As would we.  The problem is we seldom look at the bigger scope, the longer segment of the timeline.  We just make judgements in the moment.  We only consider our limited perspective, like those kids.  Paradoxically, we call God negligent when He doesn’t make everything easy for us, yet shake our fingers at the parents who were negligent to step in with some tough love and “go ahead, grumble now but you’ll thank me someday” sternness.  In His wisdom, God the Father sometimes has to risk being unpopular for a while to do what’s best for us.  Specifically because He’s not neglectful of our need to grow.

Thus it needs to be clarified: what is best for us is defined as what makes us grow to be more like Christ.  More money, bigger houses, new cars, etc. might be best for us according to the world’s definition, but may not get us any closer to Christ.  In fact, depending on the person and the timing, could do just the opposite.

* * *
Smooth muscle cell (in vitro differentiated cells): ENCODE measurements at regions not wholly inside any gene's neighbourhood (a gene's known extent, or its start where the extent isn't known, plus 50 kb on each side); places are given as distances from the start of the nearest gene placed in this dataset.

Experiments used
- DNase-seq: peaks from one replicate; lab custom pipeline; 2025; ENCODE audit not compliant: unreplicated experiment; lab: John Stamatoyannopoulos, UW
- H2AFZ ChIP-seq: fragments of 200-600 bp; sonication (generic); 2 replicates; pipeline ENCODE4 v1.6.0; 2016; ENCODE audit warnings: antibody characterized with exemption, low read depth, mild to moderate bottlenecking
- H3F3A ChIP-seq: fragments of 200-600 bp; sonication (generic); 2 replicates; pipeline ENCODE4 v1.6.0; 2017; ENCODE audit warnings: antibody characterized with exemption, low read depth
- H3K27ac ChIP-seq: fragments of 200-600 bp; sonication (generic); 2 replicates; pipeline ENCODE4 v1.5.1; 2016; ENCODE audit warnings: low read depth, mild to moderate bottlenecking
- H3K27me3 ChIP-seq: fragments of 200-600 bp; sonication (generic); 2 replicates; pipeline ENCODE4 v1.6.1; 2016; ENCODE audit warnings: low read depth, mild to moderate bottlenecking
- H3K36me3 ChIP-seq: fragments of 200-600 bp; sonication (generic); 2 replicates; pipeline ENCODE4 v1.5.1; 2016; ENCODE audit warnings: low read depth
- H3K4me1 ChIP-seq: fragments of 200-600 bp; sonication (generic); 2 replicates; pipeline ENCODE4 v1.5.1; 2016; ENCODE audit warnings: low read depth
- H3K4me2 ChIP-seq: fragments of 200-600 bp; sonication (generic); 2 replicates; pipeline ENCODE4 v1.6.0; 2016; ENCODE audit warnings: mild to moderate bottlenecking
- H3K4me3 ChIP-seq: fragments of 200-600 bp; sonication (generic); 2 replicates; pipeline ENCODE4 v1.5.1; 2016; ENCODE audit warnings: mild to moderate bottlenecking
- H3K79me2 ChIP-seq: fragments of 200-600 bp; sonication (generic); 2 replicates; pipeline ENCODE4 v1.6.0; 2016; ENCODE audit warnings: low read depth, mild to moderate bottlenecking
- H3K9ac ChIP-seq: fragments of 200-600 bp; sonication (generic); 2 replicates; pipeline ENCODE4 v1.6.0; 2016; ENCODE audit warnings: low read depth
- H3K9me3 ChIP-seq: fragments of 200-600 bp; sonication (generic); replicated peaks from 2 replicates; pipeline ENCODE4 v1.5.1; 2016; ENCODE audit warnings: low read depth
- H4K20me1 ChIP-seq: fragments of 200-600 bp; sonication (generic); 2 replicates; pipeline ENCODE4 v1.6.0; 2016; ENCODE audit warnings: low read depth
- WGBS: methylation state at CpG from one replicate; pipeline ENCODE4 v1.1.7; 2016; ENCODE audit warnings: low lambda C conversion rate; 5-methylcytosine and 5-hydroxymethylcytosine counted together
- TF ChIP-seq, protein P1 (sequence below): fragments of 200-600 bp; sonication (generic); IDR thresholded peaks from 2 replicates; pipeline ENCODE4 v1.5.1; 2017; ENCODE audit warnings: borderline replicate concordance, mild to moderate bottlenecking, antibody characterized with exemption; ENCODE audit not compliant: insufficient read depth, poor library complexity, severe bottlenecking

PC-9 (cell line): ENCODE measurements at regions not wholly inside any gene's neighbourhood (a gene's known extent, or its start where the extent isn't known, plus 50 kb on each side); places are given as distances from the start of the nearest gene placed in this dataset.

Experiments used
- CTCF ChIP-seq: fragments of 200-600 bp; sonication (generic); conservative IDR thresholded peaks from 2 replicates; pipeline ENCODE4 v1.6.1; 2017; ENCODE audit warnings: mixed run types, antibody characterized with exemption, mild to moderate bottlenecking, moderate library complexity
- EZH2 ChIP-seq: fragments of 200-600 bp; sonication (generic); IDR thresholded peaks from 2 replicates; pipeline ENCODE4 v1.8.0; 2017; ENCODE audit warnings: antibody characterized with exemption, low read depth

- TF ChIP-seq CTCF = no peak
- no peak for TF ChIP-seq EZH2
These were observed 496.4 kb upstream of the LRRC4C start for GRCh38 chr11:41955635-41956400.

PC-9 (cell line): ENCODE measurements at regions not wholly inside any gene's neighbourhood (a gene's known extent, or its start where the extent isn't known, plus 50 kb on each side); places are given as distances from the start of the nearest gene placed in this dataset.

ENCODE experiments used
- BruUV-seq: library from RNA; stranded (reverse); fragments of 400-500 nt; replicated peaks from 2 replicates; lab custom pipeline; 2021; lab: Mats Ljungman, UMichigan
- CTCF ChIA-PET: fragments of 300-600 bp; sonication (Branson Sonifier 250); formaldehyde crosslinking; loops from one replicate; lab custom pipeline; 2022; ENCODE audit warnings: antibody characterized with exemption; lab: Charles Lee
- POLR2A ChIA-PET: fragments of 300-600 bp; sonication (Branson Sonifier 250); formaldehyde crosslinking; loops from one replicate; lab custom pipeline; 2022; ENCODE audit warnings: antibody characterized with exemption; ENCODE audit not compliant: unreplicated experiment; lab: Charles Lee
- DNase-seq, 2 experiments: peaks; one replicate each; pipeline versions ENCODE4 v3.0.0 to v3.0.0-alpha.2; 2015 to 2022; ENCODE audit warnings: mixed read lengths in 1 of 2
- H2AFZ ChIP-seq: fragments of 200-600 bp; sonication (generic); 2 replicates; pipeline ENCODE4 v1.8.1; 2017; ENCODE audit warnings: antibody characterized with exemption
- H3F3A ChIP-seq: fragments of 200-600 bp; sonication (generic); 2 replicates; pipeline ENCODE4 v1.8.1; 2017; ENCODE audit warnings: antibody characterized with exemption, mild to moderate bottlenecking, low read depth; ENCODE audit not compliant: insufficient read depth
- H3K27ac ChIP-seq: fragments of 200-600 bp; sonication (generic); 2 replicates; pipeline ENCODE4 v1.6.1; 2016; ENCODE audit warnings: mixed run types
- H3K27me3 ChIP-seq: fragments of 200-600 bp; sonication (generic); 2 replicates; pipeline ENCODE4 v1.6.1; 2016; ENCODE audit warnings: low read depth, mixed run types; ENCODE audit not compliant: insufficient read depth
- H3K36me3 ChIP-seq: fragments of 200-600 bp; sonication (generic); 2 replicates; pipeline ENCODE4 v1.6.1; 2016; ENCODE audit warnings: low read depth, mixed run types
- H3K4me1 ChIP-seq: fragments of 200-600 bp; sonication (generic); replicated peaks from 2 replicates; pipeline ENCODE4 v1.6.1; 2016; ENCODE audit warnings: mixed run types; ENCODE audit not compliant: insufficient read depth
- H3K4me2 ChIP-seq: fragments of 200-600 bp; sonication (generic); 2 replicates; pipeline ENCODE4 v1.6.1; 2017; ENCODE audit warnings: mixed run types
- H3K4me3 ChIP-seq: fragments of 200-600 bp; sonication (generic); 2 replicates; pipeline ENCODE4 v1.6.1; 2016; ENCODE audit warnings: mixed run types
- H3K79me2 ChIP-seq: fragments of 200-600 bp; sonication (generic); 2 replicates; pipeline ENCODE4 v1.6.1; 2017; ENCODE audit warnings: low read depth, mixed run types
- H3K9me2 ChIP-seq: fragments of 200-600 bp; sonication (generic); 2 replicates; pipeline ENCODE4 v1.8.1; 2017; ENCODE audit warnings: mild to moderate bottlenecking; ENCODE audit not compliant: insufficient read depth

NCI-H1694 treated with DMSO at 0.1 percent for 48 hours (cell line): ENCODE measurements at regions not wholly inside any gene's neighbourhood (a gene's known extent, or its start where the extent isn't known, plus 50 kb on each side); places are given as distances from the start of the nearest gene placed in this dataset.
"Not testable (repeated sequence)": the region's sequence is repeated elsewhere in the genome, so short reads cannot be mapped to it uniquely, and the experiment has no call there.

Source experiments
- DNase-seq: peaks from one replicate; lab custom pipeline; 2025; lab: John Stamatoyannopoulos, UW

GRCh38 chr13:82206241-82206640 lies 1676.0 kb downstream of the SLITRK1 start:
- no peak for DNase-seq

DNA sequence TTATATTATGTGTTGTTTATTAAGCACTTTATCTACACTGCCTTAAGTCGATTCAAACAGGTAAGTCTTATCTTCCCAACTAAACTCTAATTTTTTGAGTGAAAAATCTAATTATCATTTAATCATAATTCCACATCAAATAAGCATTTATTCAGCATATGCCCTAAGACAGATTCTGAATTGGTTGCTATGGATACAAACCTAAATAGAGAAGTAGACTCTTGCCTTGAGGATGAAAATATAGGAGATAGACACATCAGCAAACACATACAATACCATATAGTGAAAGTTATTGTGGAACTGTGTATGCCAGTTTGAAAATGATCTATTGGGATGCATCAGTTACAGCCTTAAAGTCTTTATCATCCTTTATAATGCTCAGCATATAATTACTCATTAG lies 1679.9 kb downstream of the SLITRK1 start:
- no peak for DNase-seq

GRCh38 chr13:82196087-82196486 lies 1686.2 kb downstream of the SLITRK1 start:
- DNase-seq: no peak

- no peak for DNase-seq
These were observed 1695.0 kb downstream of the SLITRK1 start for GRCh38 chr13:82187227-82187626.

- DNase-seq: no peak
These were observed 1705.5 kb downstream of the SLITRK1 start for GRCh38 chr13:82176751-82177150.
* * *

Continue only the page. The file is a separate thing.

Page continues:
We know for certain that He is a Good God (Romans 8). But sometimes, in order to build us up stronger, He has to tear down our rickety attempt first. Kind of like updating your house; you might intend to just do the cosmetic things, but once you get into it you might find water damage or termite damage or other things that really ought to be gutted and replaced so that your new interiors aren’t thwarted and ruined later.  God will gut as much as He needs to in order to find the sound structure within.  And that process, of getting a little closer to Him only to be dashed, getting a little closer again and being dashed again, is every bit as awful an experience as an abusive relationship here on Earth. The Holy Spirit fills us with hope over and over again, while our prayers seem to fall on deaf ears over and over again. Or worse, life goes even further downhill after we’ve dedicated ourselves to Him, making it seem like discipleship is a horrible idea.